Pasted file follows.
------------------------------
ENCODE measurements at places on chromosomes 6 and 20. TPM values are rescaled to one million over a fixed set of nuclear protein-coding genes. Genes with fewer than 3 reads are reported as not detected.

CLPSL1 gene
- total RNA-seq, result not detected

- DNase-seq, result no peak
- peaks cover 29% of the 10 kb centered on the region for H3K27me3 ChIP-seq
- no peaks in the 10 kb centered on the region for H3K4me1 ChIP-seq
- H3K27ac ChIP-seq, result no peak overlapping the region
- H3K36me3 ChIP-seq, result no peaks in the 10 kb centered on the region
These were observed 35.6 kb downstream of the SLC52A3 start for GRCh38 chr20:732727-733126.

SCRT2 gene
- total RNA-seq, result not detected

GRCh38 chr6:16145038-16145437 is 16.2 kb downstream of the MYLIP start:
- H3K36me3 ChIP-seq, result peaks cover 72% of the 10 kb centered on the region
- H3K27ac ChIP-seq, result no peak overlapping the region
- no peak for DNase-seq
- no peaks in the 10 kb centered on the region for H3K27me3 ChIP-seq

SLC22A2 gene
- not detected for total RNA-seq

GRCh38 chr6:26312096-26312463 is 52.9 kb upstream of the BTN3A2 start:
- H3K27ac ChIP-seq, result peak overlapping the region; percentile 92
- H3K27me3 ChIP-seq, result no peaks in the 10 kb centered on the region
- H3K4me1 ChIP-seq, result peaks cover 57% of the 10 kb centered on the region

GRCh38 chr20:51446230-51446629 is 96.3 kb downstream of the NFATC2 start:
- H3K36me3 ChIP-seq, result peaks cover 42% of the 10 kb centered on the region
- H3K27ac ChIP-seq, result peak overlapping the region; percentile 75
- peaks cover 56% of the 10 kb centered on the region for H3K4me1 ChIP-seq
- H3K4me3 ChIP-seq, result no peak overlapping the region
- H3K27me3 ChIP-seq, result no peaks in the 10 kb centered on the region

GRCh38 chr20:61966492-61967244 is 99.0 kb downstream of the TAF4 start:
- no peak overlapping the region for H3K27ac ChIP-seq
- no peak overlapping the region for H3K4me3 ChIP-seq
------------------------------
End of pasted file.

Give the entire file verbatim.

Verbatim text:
ENCODE measurements at places on chromosomes 6 and 20. TPM values are rescaled to one million over a fixed set of nuclear protein-coding genes. Genes with fewer than 3 reads are reported as not detected.

CLPSL1 gene
- total RNA-seq, result not detected

- DNase-seq, result no peak
- peaks cover 29% of the 10 kb centered on the region for H3K27me3 ChIP-seq
- no peaks in the 10 kb centered on the region for H3K4me1 ChIP-seq
- H3K27ac ChIP-seq, result no peak overlapping the region
- H3K36me3 ChIP-seq, result no peaks in the 10 kb centered on the region
These were observed 35.6 kb downstream of the SLC52A3 start for GRCh38 chr20:732727-733126.

SCRT2 gene
- total RNA-seq, result not detected

GRCh38 chr6:16145038-16145437 is 16.2 kb downstream of the MYLIP start:
- H3K36me3 ChIP-seq, result peaks cover 72% of the 10 kb centered on the region
- H3K27ac ChIP-seq, result no peak overlapping the region
- no peak for DNase-seq
- no peaks in the 10 kb centered on the region for H3K27me3 ChIP-seq

SLC22A2 gene
- not detected for total RNA-seq

GRCh38 chr6:26312096-26312463 is 52.9 kb upstream of the BTN3A2 start:
- H3K27ac ChIP-seq, result peak overlapping the region; percentile 92
- H3K27me3 ChIP-seq, result no peaks in the 10 kb centered on the region
- H3K4me1 ChIP-seq, result peaks cover 57% of the 10 kb centered on the region

GRCh38 chr20:51446230-51446629 is 96.3 kb downstream of the NFATC2 start:
- H3K36me3 ChIP-seq, result peaks cover 42% of the 10 kb centered on the region
- H3K27ac ChIP-seq, result peak overlapping the region; percentile 75
- peaks cover 56% of the 10 kb centered on the region for H3K4me1 ChIP-seq
- H3K4me3 ChIP-seq, result no peak overlapping the region
- H3K27me3 ChIP-seq, result no peaks in the 10 kb centered on the region

GRCh38 chr20:61966492-61967244 is 99.0 kb downstream of the TAF4 start:
- no peak overlapping the region for H3K27ac ChIP-seq
- no peak overlapping the region for H3K4me3 ChIP-seq